No one answers the knock so I push open the bottom part of the door and muttering hallo, hallo I step through the clutter and instinctively turn right into a dark little kitchen from which I now can hear a radio playing Danish pop music in one steady, anonymous stream. At a table in the middle of the tiny room, a bearded man sits smoking a pipe and nudging a cup of coffee. On his left is a bottle of aquavit, its lid askew.
                He looks up at me and points with his pipe at my face. "Hmm. Up from Anna'd be my guess. Sit."
                I hesitate.
                "Anna says you might have some live shrimp."
                "Live shrimp," he echoes my words. "Dead ones I throw out unless they only have'n been dead a minute or two from the boilin' and then I et em before you can say fried herring so you am't gonna find no dead ones here. Speak. Turn's yours."
                "Well," I think my words through, "Anna says you might have some shrimp."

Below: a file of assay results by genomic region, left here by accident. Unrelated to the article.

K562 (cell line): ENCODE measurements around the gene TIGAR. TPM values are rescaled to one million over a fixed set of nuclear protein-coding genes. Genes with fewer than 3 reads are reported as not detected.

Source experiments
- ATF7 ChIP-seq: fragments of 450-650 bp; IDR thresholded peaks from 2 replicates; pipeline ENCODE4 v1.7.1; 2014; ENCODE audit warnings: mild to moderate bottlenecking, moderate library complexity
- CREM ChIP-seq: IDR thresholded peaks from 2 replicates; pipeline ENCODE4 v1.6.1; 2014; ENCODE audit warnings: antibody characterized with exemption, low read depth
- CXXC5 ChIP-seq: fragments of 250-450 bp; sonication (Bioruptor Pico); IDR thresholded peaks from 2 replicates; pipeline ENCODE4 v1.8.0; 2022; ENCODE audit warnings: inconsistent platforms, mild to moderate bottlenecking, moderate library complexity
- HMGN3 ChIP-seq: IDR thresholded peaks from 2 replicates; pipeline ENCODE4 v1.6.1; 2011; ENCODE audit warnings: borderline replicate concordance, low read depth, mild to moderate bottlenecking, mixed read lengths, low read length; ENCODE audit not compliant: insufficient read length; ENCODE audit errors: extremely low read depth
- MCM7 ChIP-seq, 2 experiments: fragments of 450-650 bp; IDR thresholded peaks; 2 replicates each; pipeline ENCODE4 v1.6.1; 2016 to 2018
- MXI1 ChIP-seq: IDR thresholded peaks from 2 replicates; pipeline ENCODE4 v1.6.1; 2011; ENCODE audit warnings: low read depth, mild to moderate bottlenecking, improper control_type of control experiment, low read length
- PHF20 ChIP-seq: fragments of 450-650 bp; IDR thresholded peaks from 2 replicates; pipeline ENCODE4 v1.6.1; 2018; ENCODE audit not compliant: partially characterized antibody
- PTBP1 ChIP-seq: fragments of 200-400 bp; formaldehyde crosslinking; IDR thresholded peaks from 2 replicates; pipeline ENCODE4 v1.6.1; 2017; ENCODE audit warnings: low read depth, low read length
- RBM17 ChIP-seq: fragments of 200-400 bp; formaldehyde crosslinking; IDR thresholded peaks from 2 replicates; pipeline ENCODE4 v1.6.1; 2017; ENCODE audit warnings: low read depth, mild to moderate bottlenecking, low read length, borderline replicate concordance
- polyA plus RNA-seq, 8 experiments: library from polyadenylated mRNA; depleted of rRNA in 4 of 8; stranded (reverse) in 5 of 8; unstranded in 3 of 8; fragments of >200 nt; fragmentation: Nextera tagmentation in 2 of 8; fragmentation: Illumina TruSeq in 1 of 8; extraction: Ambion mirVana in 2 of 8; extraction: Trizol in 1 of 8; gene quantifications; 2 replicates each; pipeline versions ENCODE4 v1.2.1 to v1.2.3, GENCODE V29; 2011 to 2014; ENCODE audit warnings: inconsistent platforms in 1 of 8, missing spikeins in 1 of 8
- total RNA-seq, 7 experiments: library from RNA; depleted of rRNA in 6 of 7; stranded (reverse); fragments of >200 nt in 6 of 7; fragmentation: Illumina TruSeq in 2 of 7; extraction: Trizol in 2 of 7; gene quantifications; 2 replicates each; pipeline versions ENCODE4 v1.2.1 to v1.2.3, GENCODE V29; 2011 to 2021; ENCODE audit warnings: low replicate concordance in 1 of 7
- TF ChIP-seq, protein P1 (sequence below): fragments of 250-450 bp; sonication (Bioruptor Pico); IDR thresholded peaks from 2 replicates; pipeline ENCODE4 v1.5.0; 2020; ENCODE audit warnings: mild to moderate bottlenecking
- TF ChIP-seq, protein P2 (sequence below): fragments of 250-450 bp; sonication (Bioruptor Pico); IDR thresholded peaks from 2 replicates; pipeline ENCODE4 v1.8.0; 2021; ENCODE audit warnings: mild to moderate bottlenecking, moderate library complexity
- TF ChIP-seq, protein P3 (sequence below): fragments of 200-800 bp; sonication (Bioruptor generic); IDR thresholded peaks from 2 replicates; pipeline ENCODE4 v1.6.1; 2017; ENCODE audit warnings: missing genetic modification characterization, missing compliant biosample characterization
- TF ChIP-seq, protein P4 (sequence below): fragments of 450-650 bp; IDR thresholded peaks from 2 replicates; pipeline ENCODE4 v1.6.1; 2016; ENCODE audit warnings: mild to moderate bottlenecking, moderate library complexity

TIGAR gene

Like some earthquake far off and undetected his body starts moving before you can see the motion. His thick fingers stretch out of the unseasonal striped wool sweater and grip the edges of the table. He swings himself up from the chair. He hobbles on wooden shoes out the door opposite the one where I came in. I follow him into the dark of a cool shed. Once I get used to the murkiness I can see a tool shed with implements hung on the walls. On the floor are some wooden crates in a pile. The top box is lined with wet newspapers. He pulls off the upper sheet revealing dark squirming creatures, lively now from the disturbance and hopping for freedom.
                "Gimme thet bucket," he says as one finger points out the metal container on the floor in the corner. I fetch it quickly. He grabs it from me and taking a wooden shovel in the other hand he scoops up four big loads of shrimp and pours them into the bucket. He finds a newspaper on a worktable and covers the twitching shrimp.
                He hands me the bucket.
                "Drink?" he asks and strides past me back to his place at the table.
                 I nod.
                "In the coffee, in a lemon soda or just straight?" He eyes me closely. I know that this is one of life's tests that you must pass without knowing the right answer.
                "Straight?" I say, in doubt, but now there was no way back.
                He pours one each for us in the bottoms of two former jelly glasses.
                "Skoal in the ship!" he snorts, sending me reeling some 1200 years back in time, and downs his with a grimace, wiping his mouth with the back of one hand. I sink mine as the taste of alcohol and caraway explode in my palette.